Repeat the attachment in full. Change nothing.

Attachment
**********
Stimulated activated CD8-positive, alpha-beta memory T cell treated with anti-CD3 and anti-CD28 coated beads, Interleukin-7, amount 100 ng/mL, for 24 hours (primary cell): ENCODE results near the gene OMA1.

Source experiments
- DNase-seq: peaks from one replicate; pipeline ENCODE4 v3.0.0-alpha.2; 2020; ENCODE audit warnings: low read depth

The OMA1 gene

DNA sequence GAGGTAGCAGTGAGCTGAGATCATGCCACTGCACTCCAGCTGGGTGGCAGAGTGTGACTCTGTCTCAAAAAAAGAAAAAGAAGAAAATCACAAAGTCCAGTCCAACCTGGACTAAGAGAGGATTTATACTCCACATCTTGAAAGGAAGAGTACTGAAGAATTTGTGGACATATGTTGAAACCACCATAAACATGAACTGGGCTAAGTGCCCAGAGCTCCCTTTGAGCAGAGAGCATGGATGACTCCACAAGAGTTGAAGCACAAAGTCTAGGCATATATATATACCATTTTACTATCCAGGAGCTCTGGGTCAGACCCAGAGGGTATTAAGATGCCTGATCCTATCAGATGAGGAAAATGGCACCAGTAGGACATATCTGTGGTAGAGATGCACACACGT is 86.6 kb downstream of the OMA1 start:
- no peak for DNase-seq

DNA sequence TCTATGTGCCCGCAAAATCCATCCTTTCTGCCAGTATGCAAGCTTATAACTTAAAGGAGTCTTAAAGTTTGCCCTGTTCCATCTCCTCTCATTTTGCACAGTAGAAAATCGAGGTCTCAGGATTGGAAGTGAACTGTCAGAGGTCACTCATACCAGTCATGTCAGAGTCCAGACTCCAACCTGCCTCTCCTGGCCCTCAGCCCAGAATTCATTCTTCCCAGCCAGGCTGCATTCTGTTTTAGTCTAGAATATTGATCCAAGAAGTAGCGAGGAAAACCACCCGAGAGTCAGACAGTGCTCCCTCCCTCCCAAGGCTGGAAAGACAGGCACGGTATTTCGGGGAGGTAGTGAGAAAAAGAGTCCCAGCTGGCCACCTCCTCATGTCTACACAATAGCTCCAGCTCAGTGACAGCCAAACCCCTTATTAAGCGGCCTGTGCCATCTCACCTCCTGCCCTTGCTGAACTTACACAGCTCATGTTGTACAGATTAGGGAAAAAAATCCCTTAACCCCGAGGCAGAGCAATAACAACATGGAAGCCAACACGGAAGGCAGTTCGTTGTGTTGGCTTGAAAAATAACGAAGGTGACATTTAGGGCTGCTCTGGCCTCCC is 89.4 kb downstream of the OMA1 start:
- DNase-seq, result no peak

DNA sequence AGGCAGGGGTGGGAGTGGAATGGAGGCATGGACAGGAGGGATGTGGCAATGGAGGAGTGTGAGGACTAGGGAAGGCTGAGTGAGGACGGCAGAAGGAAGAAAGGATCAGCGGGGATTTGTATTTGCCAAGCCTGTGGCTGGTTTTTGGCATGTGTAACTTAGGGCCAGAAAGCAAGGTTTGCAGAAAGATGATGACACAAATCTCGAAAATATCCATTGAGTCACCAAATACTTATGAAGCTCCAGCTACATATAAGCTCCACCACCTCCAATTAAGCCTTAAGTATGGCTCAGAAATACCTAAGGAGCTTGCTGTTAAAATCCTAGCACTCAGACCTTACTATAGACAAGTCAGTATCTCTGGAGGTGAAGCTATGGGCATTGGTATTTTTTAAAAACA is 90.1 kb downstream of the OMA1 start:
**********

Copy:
Stimulated activated CD8-positive, alpha-beta memory T cell treated with anti-CD3 and anti-CD28 coated beads, Interleukin-7, amount 100 ng/mL, for 24 hours (primary cell): ENCODE results near the gene OMA1.

Source experiments
- DNase-seq: peaks from one replicate; pipeline ENCODE4 v3.0.0-alpha.2; 2020; ENCODE audit warnings: low read depth

The OMA1 gene

DNA sequence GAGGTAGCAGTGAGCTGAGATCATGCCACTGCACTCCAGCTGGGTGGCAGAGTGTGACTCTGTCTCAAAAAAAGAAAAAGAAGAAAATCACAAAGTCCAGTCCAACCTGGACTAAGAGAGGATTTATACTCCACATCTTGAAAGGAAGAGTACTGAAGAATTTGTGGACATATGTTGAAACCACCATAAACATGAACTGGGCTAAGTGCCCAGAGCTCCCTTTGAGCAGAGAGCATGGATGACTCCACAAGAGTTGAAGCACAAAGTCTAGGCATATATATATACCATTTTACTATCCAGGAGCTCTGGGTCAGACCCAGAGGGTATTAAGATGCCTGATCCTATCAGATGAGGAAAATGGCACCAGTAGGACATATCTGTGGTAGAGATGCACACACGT is 86.6 kb downstream of the OMA1 start:
- no peak for DNase-seq

DNA sequence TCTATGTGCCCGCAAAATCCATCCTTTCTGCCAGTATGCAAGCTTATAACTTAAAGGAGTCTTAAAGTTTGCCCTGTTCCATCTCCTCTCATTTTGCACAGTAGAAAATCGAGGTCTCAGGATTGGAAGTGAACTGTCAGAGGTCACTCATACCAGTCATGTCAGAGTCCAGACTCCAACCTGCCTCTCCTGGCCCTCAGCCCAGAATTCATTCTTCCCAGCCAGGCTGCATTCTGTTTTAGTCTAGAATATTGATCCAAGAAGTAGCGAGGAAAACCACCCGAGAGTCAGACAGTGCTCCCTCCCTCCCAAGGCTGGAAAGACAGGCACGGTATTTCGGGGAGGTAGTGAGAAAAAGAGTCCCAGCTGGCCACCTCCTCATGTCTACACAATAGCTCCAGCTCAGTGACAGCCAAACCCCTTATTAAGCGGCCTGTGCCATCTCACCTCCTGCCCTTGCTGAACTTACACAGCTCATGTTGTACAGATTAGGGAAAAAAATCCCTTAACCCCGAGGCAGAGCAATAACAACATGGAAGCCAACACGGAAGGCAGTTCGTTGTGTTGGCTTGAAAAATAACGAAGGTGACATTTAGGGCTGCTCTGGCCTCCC is 89.4 kb downstream of the OMA1 start:
- DNase-seq, result no peak

DNA sequence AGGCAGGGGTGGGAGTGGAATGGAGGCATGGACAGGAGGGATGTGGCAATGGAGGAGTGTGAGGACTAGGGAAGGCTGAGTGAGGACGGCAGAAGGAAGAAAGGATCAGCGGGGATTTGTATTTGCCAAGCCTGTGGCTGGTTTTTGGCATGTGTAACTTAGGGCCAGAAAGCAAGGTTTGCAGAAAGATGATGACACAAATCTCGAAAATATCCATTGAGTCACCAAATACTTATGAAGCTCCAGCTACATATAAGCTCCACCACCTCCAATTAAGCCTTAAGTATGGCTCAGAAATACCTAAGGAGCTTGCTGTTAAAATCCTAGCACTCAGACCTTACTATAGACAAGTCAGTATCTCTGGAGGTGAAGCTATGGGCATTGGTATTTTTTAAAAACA is 90.1 kb downstream of the OMA1 start: